re: PHP lets you create bugs and security issues super easily. The only consistent thing about PHP is its inconsistency. It is so bad that Facebook cre...

You can create bugs and security issues super easily with nodejs too.

In modern backend environments php is not used naked anyway, most of the time your framework will be based on secure and field tested components (mostly coming from Symfony). Laravel is based on symfony for example, you can also very easily create your own custom and secure framework using symfony components.

I would say that PHP is still quite valid as a backend OOP programming language. Especially with PHP 7.

NodeJS can replace php for the best in many areas where php used to be chosen by default, for a lack of better alternative, but that doesn't make php irrelevant. Not everything needs to be a micro service, and many projects use both php and NodeJS.


Yes, i really felt that NodeJS can replace PHP, i have had failovers in PHP where my website was attacked and stuff, but as far as NodeJS is going its going pretty smooth but because i came from PHP, i really find that PHP is a good language to start with in making good programming concepts.


PHP is uniquely bad in that the people behind it continuously make bad choices in designing the language. T_PAAMAYIM_NEKUDOTAYIM has existed since PHP 3 and is still visible as part of parsing errors today. It should be renamed T_DOUBLE_COLON but somehow still hasn't been, and the manual entry makes it seem like it's a cute and quirky feature of the language. Oh look! You have to know a very specific subset of Hebrew to work your way around the code!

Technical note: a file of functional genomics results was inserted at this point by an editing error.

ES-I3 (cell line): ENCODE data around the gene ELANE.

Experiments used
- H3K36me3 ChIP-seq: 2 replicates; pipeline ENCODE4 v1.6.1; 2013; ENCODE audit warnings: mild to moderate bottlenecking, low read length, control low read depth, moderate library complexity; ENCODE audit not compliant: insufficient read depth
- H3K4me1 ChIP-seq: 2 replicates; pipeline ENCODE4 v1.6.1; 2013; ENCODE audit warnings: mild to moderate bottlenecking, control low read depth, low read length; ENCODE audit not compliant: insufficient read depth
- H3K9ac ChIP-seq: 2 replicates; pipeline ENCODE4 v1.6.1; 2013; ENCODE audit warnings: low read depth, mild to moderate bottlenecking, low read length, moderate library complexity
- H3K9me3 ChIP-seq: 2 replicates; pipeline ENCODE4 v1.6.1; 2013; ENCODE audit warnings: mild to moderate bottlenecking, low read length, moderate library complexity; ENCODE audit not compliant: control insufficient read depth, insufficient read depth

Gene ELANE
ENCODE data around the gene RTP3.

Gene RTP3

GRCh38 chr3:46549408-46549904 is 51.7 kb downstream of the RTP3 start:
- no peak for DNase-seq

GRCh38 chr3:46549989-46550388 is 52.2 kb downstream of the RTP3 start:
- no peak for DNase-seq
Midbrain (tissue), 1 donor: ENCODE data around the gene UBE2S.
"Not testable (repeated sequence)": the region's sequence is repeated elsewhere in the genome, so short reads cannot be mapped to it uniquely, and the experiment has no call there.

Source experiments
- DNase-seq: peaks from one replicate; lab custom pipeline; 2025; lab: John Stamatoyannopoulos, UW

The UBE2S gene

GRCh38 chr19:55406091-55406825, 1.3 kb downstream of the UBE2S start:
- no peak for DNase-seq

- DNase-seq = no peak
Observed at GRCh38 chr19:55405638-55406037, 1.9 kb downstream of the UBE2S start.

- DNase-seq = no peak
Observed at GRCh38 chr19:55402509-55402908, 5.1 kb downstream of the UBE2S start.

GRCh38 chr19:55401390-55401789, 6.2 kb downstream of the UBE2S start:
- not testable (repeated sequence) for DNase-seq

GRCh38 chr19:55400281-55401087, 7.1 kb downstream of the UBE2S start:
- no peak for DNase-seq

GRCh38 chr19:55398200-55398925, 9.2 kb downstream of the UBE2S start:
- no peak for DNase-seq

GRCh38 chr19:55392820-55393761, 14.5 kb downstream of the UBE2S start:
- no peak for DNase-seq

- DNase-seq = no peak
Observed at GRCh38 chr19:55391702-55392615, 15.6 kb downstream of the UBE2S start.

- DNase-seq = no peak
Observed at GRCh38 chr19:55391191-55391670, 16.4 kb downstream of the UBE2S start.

PHP doesn't abort execution and show a 500 on error. No. Instead it just sends the half-finished paged with an error at the top that is guarenteed to break the page.

PHP wasn't designed with you running a server process, and any framework that tries to use PHP this way undermines itself completely by having to spend 98% of its development time working against the fact that they're trying to run a modern 3D game on top of SNES-like architecture. PHP was made to be the OG serverless language, running per-requests instead of as a daemon process. But even that very core feature of PHP was butchered.

No attempt has been made to standardize the signatures of standard library functions. Sometimes snake_case, sometimes pascalCase, sometimes nocase, sometimes the verb is first, sometimes the noun is - and for array functions, sometimes the array goes in first, and sometimes last!

PHP is the only language with a configuration file assigned to it. Not a list of language features to turn on/off, no. Configuration that will change the way the language works. Which means you can't take the code from one server to the next and expect things to work. You also have to take into account the configuration of PHP itself.

While JavaScript has its share of "wat"s itself, comparison in PHP, and more generally type coersion in PHP is a PITA, and that's a huge euphemism. Oh, and while JavaScript's == is weird but understandable, PHP's ==, oh boy...